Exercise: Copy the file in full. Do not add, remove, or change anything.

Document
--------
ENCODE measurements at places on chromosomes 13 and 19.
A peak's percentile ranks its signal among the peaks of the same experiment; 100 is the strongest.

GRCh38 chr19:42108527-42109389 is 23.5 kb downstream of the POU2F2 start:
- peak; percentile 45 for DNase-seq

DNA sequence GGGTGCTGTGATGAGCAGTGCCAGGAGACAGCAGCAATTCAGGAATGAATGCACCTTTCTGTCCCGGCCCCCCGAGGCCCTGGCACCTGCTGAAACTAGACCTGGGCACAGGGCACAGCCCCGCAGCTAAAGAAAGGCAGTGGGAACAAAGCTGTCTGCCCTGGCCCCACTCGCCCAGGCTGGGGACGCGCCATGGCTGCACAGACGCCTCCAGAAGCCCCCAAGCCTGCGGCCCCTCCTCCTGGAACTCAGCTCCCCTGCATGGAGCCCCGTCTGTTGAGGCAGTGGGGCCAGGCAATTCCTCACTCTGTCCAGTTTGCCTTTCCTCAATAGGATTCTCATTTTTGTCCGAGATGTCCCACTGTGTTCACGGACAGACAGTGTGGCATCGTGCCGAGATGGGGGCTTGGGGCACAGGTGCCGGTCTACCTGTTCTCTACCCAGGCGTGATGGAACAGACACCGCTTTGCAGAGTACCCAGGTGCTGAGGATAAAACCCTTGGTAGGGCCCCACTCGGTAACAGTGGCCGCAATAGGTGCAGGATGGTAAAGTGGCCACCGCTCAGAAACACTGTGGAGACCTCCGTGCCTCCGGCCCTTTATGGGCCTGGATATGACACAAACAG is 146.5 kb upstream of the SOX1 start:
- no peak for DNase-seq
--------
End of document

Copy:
ENCODE measurements at places on chromosomes 13 and 19.
A peak's percentile ranks its signal among the peaks of the same experiment; 100 is the strongest.

GRCh38 chr19:42108527-42109389 is 23.5 kb downstream of the POU2F2 start:
- peak; percentile 45 for DNase-seq

DNA sequence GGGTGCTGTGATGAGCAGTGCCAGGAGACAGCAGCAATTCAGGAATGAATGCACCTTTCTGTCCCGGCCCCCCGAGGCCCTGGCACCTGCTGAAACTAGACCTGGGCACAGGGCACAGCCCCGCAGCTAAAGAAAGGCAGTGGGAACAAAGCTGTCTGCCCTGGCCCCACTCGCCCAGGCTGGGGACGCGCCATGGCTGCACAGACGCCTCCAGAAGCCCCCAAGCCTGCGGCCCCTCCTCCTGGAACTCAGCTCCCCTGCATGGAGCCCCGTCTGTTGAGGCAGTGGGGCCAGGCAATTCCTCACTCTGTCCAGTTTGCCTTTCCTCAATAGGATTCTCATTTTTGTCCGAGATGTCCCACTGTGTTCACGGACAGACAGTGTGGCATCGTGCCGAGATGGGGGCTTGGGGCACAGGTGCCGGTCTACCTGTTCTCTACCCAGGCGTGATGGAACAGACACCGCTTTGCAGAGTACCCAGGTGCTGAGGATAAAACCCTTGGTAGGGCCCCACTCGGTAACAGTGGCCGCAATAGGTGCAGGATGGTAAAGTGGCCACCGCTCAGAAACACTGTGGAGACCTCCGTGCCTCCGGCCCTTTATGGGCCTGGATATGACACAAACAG is 146.5 kb upstream of the SOX1 start:
- no peak for DNase-seq